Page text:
• A ferromagnetic material could be coupled to the hard shell layer, the soft overmold layer, or to both layers to allow for the case to be magnetically coupled to a separate ferromagnetic surface. As used herein, a “ferromagnetic material” is one that is attracted to magnets, and could be magnetized, but is not necessarily a magnet in and of itself Preferably, the ferromagnetic material coupled to the case is not a magnet itself, so as to protect the mobile device case from magnetic waves. Furthermore, the ferromagnetic material is preferably shaped as a plate so as to shunt a magnetic field emanating from magnets attached to the ferromagnetic surface. As used herein, a material shaped as a “plate” is one having a width more than 5 times thinner than its length and/or height. Preferably, the ferromagnetic plate is rectangular-shaped, although other plate shapes are contemplated without departing from the scope of the invention.
  • Since ferromagnetic materials tend not to absorb impact very well, the ferromagnetic material is preferably mounted within a recess of the case in order to prevent the ferromagnetic material from being exposed to an impact if the case is dropped upon a hard surface. The ferromagnetic material is preferably made out of a reflective steel so as to provide a surface that doubles as a mirror for the user.
  • Using such a mounting, the case could then be mounted to any magnet via the ferromagnetic material. As used herein, a “magnet” is any material that produces a magnetic field, whether a naturally induced magnetic field, such as those produced by neodymium, or an electrically induced magnetic field. Such magnets could be conveniently coupled to a variety of convenient non-ferromagnetic surfaces as temporary mounts for the mobile device case, such as the dashboard of a car, a tabletop, a briefcase, a wall, or a portion of a user's clothing. In an exemplary embodiment, the magnet is coupled to a surface using a permanent adhesive, such as double-sided tape or glue. In another embodiment, the magnet is coupled to a surface using a temporary coupling mechanism, such as a suction cup, a mating indent/detent, or a pair of magnets that wrap around the surface. In a preferred embodiment, where the ferromagnetic plate is located within a recess of the rear surface of the hard shell layer, a portion of the magnet is sized and dimensioned to mate with that recess.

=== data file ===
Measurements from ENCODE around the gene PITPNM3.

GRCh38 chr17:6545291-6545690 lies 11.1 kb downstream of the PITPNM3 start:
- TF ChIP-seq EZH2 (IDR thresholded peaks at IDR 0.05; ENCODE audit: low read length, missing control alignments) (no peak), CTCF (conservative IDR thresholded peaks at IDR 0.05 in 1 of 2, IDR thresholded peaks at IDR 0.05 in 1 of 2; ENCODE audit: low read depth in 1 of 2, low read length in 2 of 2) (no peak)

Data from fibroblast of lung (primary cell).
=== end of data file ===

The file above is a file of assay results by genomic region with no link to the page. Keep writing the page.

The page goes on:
• In a preferred embodiment, the magnet comprises a rear magnetic plate and a front magnetic plate which could couple to a thin non-ferromagnetic material, such as a portion of a user's clothing, by placing the front magnetic plate on a front surface of the thin material, and the rear magnetic plate on a rear surface of the thin material. As used herein, a “thin material” is material that is thinner than the thickness of the case, and is more preferably thinner than half or a quarter of the thickness of the case. The gripping surface of the front and the rear magnetic plate could be lined with a plurality of blunt or sharpened projections or matching recesses/detents to help the front and rear magnetic plates grip to the thin material, especially where the thin material is flexible. Once the magnet is coupled to the thin material, the mobile device case could then be mounted to the thin non-ferromagnetic material by coupling the ferromagnetic plate to the front magnetic plate. In a preferred embodiment, where the ferromagnetic plate is located within a recess of the rear surface of the hard shell layer, the front magnetic plate is sized and dimensioned to mate with that recess.
  • The front magnetic plate and the rear magnetic plate could both comprise magnets of substantially similar strength, but could be made of magnets of differing strengths without departing from the scope of the current invention. Preferably, the front magnetic plate, rear magnetic plate, and ferromagnetic plate are all configured such that the magnetic force between the front magnetic plate and rear magnetic plate exceeds the magnetic force between the front magnetic plate and the rear magnetic plate—even when the front magnetic plate and rear magnetic plate are separated by the thin non-ferromagnetic material.